OBJECTIVE We examine differences in prevalence of diabetes and rates of awareness and control among adults from diverse Hispanic/Latino backgrounds in the Hispanic Community Health Study/Study of Latinos (HCHS/SOL). RESEARCH DESIGN AND METHODS The HCHS/SOL, a prospective, multicenter, population-based study, enrolled from four U.S. metropolitan areas from 2008 to 2011 16,415 18–74-year-old people of Hispanic/Latino descent. Diabetes was defined by either fasting plasma glucose, impaired glucose tolerance 2 h after a glucose load, glycosylated hemoglobin (A1C), or documented use of hypoglycemic agents (scanned medications). RESULTS Diabetes prevalence varied from 10.2% in South Americans and 13.4% in Cubans to 17.7% in Central Americans, 18.0% in Dominicans and Puerto Ricans, and 18.3% in Mexicans (P < 0.0001). Prevalence related positively to age (P < 0.0001), BMI (P < 0.0001), and years living in the U.S. (P = 0.0010) but was negatively related to education (P = 0.0005) and household income (P = 0.0043). Rate of diabetes awareness was 58.7%, adequate glycemic control (A1C <7%, 53 mmol/mol) was 48.0%, and having health insurance among those with diabetes was 52.4%. CONCLUSIONS Present findings indicate a high prevalence of diabetes but considerable diversity as a function of Hispanic background. The low rates of diabetes awareness, diabetes control, and health insurance in conjunction with the negative associations between diabetes prevalence and both household income and education among Hispanics/Latinos in the U.S. have important implications for public health policies.
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              Updated guidelines for the use of nucleic acid amplification tests in the diagnosis of tuberculosis.

              Guidelines for the use of nucleic acid amplification (NAA) tests for the diagnosis of tuberculosis (TB) were published in 1996 and updated in 2000. Since then, NAA testing has become a routine procedure in many settings because NAA tests can reliably detect Mycobacterium tuberculosis bacteria in specimens 1 or more weeks earlier than culture. Earlier laboratory confirmation of TB can lead to earlier treatment initiation, improved patient outcomes, increased opportunities to interrupt transmission, and more effective public health interventions. Because of the increasing use of NAA tests and the potential impact on patient care and public health, in June 2008, CDC and the Association of Public Health Laboratories (APHL) convened a panel of clinicians, laboratorians, and TB control officials to assess existing guidelines and make recommendations for using NAA tests for laboratory confirmation of TB. On the basis of the panel's report and consultations with the Advisory Council for the Elimination of TB (ACET),* CDC recommends that NAA testing be performed on at least one respiratory specimen from each patient with signs and symptoms of pulmonary TB for whom a diagnosis of TB is being considered but has not yet been established, and for whom the test result would alter case management or TB control activities, such as contact investigations. These guidelines update the previously published guidelines.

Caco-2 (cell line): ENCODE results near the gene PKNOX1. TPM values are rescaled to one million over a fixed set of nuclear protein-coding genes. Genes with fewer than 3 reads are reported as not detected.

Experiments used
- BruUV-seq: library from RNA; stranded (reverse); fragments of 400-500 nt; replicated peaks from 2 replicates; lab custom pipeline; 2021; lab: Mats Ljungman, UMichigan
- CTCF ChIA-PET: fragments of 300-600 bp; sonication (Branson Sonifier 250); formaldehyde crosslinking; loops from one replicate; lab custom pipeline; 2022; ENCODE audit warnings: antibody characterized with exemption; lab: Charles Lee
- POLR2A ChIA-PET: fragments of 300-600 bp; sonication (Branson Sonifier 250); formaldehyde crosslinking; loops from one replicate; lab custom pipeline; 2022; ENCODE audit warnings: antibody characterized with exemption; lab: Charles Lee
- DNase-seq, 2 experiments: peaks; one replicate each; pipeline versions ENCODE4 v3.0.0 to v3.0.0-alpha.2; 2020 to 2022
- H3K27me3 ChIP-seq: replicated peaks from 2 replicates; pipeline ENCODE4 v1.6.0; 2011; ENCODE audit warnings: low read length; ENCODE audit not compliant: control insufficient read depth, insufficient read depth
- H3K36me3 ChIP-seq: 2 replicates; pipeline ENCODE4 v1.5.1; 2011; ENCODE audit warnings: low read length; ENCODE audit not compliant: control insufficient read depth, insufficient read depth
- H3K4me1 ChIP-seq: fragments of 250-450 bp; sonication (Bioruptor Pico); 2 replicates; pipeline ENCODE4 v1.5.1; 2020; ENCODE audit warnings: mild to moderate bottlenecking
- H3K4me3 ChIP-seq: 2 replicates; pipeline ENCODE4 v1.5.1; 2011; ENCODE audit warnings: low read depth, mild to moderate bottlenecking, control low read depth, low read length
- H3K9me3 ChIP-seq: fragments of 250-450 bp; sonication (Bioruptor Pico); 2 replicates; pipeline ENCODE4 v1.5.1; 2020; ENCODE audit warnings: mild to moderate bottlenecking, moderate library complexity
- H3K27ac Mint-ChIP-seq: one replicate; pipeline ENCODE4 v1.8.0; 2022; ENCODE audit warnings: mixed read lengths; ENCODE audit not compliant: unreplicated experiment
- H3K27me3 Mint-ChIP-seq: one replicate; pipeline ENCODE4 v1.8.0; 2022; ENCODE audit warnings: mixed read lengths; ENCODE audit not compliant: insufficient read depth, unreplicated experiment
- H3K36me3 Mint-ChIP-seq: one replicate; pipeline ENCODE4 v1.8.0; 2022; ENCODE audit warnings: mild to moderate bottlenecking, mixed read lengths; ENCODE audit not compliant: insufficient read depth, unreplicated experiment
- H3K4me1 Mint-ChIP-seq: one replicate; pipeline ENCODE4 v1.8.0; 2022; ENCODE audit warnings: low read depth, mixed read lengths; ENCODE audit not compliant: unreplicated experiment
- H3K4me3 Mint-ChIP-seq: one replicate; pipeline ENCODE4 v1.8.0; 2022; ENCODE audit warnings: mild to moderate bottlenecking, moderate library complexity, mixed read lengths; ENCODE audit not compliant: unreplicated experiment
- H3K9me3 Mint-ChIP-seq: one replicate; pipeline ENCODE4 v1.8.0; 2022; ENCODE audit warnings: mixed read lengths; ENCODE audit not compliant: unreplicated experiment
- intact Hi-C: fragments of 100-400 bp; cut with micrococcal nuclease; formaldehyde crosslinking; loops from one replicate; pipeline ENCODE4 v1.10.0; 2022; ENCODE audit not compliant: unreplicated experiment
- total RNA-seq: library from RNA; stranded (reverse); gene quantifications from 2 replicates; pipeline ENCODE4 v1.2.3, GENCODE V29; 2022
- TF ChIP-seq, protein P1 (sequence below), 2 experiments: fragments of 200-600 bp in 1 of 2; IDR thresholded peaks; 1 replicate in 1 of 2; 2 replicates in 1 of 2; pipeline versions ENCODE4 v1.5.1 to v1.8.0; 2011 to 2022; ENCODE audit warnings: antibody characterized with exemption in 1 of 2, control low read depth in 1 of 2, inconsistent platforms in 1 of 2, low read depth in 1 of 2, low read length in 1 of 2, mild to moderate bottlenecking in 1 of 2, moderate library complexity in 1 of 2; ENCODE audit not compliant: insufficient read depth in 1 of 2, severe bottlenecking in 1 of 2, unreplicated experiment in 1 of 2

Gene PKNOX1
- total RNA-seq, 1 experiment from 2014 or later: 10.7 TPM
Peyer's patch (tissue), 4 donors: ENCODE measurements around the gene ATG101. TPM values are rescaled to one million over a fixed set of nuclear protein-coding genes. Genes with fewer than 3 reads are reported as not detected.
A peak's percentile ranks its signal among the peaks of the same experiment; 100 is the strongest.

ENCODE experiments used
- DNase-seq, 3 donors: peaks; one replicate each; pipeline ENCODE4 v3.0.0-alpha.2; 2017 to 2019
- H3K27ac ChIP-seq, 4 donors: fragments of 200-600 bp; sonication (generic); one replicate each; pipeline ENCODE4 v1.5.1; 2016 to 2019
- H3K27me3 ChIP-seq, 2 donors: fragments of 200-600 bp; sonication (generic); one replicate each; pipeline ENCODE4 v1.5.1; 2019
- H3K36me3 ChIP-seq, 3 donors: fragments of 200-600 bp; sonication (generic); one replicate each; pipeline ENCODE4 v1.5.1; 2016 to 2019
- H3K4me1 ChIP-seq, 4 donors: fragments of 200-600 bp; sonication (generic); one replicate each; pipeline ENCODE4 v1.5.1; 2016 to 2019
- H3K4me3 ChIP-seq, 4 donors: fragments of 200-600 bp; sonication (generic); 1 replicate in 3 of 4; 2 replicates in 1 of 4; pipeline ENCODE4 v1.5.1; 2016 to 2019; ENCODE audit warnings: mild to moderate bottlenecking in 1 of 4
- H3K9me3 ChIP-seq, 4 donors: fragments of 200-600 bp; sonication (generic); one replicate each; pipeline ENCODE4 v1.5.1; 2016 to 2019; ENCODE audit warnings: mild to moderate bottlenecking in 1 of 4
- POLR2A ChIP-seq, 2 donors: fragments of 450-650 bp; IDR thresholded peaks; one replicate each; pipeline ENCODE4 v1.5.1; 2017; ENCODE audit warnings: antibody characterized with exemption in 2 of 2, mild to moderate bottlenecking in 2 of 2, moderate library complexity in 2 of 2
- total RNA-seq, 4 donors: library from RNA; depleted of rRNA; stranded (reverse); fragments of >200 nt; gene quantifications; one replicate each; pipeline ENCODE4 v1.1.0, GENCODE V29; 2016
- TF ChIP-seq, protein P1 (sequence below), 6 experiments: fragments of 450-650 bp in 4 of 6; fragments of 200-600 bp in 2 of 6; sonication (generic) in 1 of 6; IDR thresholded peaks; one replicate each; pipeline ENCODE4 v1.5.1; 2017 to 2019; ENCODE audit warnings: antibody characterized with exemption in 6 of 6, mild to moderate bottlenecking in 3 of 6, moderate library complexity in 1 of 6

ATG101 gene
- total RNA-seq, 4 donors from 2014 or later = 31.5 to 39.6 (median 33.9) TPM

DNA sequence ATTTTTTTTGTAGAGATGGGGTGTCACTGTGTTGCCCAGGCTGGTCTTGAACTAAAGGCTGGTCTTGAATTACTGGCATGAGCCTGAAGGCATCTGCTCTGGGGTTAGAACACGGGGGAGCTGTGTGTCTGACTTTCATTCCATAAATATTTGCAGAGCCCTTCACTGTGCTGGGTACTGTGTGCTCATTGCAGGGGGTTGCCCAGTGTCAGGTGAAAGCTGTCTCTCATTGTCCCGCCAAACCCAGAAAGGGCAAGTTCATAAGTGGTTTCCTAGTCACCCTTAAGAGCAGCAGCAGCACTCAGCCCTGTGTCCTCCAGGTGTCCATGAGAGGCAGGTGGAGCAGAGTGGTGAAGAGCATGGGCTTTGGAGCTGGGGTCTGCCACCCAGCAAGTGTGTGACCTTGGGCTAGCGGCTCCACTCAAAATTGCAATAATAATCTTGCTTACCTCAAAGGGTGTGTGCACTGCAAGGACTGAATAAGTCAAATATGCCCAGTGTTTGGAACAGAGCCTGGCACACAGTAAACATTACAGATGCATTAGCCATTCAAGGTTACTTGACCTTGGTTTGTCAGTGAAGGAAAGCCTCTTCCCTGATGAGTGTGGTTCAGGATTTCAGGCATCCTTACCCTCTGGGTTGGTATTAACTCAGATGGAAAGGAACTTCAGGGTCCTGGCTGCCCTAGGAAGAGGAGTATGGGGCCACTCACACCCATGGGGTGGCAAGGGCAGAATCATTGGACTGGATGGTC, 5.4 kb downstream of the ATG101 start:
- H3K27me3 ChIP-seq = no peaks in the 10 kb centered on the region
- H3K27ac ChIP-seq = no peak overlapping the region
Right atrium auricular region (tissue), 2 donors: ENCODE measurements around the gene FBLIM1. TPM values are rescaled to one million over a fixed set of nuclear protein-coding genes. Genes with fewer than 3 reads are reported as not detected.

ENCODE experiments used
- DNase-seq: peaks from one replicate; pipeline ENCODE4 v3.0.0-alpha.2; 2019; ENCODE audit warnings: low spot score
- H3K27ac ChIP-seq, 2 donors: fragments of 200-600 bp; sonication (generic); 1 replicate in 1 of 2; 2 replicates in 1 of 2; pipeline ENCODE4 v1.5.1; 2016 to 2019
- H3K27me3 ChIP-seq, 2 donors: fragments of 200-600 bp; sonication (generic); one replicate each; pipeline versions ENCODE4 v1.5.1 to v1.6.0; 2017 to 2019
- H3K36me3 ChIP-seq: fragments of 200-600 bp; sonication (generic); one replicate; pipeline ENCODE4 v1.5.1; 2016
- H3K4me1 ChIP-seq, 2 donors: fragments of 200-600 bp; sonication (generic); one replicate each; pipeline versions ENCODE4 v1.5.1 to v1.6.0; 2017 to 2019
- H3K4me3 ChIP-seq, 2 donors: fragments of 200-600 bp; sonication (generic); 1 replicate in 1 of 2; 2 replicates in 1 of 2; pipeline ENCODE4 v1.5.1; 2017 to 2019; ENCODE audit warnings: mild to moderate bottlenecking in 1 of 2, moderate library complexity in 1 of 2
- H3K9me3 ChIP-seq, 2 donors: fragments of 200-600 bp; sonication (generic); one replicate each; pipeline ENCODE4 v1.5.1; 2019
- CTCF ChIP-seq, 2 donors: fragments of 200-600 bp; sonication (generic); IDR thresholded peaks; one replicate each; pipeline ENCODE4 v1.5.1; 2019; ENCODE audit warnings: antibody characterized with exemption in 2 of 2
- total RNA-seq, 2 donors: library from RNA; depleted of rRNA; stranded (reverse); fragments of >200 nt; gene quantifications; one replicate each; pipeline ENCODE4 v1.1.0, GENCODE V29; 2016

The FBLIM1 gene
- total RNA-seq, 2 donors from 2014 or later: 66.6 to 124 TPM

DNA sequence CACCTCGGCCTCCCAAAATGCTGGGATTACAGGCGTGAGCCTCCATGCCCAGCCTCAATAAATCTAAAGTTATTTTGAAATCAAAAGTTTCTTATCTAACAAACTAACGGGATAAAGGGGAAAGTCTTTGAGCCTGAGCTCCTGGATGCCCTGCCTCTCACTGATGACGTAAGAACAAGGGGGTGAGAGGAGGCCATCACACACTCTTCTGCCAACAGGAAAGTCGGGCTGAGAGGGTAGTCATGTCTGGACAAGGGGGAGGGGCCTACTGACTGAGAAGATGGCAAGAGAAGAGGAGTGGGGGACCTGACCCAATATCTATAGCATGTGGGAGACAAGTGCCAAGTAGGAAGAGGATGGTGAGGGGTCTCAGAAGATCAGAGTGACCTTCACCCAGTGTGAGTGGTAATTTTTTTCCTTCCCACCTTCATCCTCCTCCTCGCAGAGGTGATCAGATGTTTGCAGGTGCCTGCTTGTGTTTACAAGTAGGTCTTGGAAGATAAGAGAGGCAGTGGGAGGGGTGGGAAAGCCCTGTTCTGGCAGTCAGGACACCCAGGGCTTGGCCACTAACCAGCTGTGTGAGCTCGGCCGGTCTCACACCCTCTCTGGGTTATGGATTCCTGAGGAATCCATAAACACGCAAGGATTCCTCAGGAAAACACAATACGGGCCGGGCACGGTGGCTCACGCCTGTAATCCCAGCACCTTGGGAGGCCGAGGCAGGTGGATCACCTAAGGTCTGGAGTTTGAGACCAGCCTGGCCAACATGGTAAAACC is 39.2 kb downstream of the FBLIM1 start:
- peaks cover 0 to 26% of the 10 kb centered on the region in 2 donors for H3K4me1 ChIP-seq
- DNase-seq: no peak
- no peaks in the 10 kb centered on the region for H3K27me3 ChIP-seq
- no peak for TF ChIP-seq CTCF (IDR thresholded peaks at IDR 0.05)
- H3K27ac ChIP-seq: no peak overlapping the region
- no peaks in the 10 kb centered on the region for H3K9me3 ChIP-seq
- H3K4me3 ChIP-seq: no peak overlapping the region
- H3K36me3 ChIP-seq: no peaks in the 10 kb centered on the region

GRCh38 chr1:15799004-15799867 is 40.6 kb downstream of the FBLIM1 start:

Author and article information

                [1 ]Endocrinology Department , San Juan City Hospital, San Juan, Puerto Rico, USA
                [2 ]Pulmonary Medicine Department , San Juan City Hospital, San Juan, Puerto Rico, USA
                Author notes
                Correspondence should be addressed to E Solá Email: ernestojsola@
                Endocrinol Diabetes Metab Case Rep
                Endocrinol Diabetes Metab Case Rep
                EDM Case Reports
                Endocrinology, Diabetes & Metabolism Case Reports
                Bioscientifica Ltd (Bristol )
                29 July 2016
                : 2016
                © 2016 The authors

                This work is licensed under a Creative Commons Attribution-NonCommercial-NoDerivs 3.0 Unported License.

                Unique/Unexpected Symptoms or Presentations of a Disease